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Chemical compounds and human life processes - short lecture


Hello,

Could you please read my essay and give me some feedback?

The prompt is:

Select a topic (anatomy or physiology) that interests you from this week's reading material and write a "lecture" (300 to 500 words) to your classmates; describing the topic to them as if your were the instructor teaching the class.

Thank you in advance
Frederic

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Since the chemical level is the smallest unit in the structural organization of the human body, the comprehension of the influence of the various chemical compounds on human life processes is primordial. Those chemical compounds may be characterized by two categories: inorganic and organic compounds.

On the one hand, inorganic compounds are typically structurally simple and lack carbon, in addition to being held together by ionic or covalent bonds. Inorganic compounds in the body comprise water, numerous salts, acids, and bases.

Among the various inorganic compounds present in the human body, water is found in profusion because it is the main element in many lubricating fluids in the body and because it is an excellent solvent, although molecules containing mainly nonpolar covalent bonds are hydrophobic. Moreover, water contributes to decomposition reactions (hydrolysis). Finally, its capacity to release and, above all, absorb a large amount of heat without changing its own temperature too much, turns water into an efficient cooling system, which is extremely useful in the of the body temperature.

Inorganic acids, bases, and salts also play a prominent part in the maintenance of homeostasis because they dissociate into ions in water. Acids ionize into hydrogen ions, bases into hydroxide ions, and salts into none of the two ions abovementioned. This is of great importance because the amount of hydrogen and hydroxide ions characterizes respectively the acidity or alkalinity of a solution, i.e. its pH, which is expressed on a pH scale whose values range from 0 (most acidic) to 14 (most basic/alkaline). Buffer systems participate in the equilibrium of pH through the attenuation of strong acids and bases.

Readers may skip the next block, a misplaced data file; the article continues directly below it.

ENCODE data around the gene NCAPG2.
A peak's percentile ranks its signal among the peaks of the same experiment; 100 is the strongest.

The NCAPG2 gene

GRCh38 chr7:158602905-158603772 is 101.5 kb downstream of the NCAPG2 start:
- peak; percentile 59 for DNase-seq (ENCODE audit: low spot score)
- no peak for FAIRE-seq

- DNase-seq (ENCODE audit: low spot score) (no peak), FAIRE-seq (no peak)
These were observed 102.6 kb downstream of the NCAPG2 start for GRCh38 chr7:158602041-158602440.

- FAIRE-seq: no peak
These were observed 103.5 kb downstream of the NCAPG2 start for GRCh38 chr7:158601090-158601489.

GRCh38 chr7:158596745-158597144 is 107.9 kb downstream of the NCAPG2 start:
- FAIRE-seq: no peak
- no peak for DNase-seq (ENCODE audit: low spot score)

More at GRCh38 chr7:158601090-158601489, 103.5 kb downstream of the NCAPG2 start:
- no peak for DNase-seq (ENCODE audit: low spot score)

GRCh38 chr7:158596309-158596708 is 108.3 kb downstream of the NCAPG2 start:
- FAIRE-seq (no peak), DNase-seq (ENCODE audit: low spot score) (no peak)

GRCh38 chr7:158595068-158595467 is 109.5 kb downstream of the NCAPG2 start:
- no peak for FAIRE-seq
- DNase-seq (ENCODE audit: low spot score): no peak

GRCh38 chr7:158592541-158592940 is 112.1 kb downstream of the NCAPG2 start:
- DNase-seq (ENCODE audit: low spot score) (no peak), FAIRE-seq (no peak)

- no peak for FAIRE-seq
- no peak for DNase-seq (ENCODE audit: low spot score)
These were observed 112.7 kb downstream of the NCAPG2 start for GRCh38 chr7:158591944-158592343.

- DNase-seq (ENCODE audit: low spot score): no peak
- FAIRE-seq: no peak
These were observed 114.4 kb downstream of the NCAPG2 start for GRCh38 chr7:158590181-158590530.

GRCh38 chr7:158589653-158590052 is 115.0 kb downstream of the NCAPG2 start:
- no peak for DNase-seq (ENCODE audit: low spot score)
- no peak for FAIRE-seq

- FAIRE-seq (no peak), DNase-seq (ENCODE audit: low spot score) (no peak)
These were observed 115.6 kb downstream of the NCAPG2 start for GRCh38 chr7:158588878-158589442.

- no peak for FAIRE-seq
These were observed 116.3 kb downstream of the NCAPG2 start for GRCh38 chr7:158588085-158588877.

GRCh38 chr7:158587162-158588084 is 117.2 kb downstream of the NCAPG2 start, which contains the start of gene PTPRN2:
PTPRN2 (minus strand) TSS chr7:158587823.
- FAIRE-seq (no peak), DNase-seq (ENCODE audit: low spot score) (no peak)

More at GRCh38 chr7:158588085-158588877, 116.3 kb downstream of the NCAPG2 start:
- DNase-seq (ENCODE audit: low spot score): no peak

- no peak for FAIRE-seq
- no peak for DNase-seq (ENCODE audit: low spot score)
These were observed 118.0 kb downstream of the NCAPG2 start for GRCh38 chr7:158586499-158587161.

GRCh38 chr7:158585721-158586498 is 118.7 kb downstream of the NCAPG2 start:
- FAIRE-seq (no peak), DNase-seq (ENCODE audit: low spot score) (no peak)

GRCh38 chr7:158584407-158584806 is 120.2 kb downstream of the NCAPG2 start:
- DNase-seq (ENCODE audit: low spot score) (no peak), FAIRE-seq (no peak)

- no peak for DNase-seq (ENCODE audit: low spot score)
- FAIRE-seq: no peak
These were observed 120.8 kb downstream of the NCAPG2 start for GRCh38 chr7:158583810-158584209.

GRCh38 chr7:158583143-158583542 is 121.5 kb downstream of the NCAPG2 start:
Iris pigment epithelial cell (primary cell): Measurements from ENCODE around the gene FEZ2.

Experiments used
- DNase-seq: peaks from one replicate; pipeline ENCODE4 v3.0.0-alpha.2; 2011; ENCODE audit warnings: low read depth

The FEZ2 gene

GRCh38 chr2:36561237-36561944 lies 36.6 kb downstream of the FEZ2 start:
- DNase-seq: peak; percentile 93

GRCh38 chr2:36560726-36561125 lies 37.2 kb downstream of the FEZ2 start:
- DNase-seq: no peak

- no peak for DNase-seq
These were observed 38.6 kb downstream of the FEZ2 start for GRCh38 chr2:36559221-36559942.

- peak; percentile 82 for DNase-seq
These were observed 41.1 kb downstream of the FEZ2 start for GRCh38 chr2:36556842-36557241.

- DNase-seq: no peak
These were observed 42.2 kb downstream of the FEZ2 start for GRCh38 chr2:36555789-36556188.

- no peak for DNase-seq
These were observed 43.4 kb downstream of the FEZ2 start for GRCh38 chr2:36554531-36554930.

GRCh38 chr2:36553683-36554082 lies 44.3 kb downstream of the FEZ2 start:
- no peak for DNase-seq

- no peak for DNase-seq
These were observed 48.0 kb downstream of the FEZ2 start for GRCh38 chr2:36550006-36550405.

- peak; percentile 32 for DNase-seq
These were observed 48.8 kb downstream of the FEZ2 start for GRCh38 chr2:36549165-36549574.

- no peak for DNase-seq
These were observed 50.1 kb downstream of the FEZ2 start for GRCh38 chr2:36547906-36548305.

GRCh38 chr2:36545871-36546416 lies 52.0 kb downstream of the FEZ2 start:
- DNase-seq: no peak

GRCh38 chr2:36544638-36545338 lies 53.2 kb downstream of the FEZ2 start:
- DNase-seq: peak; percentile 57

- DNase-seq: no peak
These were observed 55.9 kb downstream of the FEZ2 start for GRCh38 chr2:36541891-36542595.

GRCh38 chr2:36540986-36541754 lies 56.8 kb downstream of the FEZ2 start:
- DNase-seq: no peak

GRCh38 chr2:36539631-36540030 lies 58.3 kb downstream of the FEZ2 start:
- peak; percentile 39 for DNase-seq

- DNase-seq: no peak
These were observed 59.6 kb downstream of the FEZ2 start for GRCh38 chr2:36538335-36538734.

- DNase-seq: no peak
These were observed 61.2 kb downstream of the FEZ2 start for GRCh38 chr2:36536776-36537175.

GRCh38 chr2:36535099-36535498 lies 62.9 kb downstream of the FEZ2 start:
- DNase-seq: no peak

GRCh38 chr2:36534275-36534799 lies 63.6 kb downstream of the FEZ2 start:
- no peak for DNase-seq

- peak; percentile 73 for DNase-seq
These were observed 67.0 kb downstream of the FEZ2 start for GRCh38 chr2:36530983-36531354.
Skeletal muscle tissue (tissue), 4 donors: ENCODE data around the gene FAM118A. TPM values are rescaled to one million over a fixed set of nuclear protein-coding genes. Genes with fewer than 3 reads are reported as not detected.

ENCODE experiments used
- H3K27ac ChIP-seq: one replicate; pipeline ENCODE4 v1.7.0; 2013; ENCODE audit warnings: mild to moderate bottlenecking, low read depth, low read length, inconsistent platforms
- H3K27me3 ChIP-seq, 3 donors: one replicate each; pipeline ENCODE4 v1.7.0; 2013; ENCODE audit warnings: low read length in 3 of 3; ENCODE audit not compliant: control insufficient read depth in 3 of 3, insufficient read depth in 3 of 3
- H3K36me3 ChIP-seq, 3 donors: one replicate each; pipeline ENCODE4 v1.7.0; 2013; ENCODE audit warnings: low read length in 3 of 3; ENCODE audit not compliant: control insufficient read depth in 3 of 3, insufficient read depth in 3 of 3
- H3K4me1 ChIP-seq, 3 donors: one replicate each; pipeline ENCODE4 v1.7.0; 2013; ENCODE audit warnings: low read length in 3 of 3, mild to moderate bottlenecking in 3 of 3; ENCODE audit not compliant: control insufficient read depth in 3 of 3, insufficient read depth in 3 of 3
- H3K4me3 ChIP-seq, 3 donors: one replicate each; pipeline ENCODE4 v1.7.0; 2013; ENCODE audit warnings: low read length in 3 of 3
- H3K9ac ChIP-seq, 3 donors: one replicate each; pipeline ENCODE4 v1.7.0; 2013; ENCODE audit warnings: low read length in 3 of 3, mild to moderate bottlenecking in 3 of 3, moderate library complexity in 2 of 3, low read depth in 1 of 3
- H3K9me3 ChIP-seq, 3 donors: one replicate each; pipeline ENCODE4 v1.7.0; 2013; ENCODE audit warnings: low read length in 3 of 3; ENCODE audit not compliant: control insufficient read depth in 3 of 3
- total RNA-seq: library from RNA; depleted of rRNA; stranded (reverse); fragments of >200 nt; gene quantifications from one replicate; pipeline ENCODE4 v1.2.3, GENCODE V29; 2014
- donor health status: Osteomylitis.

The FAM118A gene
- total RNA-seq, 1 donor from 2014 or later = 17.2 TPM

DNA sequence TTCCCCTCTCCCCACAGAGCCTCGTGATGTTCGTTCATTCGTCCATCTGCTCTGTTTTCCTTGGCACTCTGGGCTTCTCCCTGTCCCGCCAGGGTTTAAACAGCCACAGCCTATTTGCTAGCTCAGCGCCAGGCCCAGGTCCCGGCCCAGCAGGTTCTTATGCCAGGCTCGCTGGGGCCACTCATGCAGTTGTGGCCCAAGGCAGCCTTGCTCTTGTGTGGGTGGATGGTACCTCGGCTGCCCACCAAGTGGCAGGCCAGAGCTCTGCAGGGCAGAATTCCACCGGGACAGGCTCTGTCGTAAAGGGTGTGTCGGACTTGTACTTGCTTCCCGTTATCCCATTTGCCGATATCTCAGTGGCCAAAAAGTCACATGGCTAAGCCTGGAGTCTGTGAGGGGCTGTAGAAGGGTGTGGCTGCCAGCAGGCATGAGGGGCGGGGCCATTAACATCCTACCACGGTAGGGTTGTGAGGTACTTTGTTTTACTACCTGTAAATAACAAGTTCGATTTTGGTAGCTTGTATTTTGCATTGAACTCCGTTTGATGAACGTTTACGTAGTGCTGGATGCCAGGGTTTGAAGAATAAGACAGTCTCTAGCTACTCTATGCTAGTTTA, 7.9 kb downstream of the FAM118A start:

On the other hand, organic compounds always contain carbon and habitually hydrogen in addition to being strictly held together by covalent bonds. Organic compounds in the body encompass carbohydrates, lipids, proteins, nucleic acids, and adenosine triphosphate.

Carbohydrates consist of sugars, glycogen, and starches on the form of monosaccharides, disaccharides, and polysaccharides. Carbohydrates are the source of most of the chemical energy necessary to generate adenosine triphosphate. Furthermore, carbohydrates emerge from dehydration synthesis reactions in the same way as other macromolecules. On the contrary, the addition of water allows the dissociation of macromolecules such as carbohydrates into smaller molecules.

Lipids, which are stored in adipose tissue, encompass triglycerides (fats and oils), phospholipids (essential membrane component), and steroids (synthesized from cholesterol), whose aim is to protect, insulate, and provide energy.

Proteins emerge from amino acids and participate in the contraction of muscles and the transport of substances in addition to giving structure to the body, regulate processes, protect, and serve as enzymes. The latter are habitually proteins that accelerate chemical reactions and take place in numerous cellular controls.

Nucleic acids comprise deoxyribonucleic and ribonucleic acids, respectively DNA and RNA, which are made of nitrogenous bases, five carbon sugars, and phosphate groups. Contrary to DNA, which is the primary chemical in genes (on the form of a double helix), RNA conveys the instructions encoded in DNA and is single-stranded.

Adenosine triphosphate (ATP), as the main energy molecule in living organisms, transmits energy through hydrolysis from energy-releasing reactions to energy-requiring reactions maintaining cellular activity.



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